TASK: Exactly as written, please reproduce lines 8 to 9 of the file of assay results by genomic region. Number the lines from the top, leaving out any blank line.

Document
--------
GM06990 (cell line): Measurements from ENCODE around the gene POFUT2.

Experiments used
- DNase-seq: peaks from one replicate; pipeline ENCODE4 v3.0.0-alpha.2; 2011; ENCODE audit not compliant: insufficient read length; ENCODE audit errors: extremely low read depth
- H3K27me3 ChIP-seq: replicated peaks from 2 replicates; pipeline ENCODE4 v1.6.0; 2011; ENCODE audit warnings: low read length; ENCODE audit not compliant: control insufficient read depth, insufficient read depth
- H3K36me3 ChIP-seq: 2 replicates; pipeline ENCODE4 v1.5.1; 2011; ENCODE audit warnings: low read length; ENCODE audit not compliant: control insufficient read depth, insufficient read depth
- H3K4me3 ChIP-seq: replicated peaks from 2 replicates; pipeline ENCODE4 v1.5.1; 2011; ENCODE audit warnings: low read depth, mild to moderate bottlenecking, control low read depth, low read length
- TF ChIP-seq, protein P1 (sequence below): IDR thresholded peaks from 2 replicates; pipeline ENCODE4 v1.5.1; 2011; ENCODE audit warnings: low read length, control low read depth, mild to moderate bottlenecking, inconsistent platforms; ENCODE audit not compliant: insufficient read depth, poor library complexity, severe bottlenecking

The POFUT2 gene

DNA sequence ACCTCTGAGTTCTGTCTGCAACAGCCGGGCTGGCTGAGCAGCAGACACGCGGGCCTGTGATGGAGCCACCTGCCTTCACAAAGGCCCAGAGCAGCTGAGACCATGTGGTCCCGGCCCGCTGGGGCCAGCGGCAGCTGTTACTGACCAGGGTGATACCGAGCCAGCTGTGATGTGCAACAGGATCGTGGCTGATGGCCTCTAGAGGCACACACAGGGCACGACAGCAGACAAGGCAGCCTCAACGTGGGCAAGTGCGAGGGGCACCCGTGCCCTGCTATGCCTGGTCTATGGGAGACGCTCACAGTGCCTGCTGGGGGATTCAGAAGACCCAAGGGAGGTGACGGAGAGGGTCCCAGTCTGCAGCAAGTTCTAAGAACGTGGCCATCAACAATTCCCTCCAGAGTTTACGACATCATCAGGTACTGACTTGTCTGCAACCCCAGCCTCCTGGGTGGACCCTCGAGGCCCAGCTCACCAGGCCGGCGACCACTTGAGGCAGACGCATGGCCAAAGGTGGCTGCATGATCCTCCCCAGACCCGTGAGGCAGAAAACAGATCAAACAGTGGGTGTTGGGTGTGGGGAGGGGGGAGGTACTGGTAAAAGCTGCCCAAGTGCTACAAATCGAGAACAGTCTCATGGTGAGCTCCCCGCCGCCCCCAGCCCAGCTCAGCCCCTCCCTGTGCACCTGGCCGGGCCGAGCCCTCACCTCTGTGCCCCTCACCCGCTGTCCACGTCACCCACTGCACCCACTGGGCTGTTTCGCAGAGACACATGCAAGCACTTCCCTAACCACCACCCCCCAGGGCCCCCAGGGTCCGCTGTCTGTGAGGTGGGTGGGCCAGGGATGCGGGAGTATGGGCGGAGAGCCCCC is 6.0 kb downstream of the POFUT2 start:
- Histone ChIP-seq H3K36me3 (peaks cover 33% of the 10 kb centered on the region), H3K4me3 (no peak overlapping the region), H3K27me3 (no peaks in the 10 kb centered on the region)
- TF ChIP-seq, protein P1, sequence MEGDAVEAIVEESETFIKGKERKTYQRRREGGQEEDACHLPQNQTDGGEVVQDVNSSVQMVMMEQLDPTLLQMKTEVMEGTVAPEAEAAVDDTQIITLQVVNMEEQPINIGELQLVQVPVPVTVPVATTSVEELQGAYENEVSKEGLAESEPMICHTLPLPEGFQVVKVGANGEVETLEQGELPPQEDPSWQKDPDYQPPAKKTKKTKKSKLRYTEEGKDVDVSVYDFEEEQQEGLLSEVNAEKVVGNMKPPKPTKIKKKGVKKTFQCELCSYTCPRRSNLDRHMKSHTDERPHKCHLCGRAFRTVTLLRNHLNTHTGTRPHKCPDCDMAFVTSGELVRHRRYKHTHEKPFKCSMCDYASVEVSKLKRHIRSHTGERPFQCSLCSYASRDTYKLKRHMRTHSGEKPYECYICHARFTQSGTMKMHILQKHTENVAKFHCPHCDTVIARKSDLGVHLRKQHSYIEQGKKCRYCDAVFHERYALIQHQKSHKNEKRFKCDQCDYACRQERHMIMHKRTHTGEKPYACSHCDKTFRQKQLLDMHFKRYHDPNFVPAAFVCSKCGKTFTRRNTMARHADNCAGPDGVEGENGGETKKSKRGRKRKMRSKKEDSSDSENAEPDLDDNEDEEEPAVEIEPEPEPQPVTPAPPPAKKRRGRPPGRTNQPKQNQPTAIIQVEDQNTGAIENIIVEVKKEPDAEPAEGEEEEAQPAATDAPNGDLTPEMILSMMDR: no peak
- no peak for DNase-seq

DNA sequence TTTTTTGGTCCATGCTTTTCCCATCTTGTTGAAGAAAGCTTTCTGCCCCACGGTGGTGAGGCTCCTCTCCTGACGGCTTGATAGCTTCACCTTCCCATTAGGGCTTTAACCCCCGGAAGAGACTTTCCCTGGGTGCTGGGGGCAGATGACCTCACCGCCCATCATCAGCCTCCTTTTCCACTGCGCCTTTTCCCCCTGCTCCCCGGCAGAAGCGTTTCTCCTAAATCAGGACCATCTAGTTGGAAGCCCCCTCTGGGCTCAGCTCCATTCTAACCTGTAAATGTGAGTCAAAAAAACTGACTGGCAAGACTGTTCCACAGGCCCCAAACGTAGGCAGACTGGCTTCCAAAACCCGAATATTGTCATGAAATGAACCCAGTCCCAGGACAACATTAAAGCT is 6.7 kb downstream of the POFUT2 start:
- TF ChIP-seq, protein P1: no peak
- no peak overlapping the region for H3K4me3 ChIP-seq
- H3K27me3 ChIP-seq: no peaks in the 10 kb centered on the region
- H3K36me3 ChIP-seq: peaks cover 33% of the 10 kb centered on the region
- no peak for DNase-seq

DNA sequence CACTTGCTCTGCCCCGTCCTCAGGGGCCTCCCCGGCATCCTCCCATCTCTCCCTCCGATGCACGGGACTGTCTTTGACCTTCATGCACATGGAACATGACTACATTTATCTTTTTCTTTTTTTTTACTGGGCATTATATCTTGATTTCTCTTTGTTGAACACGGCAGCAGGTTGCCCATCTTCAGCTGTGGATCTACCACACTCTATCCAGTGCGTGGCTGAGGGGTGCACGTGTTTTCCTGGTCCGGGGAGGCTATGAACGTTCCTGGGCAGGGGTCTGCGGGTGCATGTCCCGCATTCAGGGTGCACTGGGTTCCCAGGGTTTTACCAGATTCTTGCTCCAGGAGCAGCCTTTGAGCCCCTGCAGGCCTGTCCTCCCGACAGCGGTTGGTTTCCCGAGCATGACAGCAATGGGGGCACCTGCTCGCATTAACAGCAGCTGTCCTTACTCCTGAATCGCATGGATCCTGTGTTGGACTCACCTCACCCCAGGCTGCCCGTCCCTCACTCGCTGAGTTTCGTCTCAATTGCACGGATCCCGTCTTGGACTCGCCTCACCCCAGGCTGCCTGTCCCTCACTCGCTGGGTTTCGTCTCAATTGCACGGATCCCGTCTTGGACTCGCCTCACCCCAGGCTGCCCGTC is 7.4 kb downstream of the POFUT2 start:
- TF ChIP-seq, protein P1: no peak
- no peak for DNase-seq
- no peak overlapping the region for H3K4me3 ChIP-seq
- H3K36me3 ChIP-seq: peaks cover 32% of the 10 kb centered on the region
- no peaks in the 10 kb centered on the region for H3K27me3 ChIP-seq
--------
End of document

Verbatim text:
The POFUT2 gene

DNA sequence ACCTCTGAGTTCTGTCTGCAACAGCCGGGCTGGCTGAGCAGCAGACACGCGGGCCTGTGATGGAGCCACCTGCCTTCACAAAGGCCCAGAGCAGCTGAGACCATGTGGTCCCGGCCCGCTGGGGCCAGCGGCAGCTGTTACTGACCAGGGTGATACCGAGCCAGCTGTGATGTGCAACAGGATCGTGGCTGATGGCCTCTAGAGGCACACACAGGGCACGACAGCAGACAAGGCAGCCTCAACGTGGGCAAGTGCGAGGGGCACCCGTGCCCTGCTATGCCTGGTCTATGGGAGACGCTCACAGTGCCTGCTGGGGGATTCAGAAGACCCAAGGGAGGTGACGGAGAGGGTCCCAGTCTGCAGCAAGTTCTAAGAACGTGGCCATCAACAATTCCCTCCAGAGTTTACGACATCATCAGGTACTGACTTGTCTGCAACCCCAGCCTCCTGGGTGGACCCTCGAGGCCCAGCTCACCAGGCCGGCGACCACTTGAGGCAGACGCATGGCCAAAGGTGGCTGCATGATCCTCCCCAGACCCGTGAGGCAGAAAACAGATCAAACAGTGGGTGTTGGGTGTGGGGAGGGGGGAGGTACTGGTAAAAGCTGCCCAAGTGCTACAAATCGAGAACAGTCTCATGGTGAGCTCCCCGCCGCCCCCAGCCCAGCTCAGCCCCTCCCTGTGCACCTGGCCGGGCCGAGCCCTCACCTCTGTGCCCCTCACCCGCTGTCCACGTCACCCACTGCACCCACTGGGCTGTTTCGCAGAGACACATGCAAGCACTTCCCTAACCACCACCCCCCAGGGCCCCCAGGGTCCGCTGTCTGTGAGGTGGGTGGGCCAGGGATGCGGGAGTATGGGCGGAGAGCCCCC is 6.0 kb downstream of the POFUT2 start: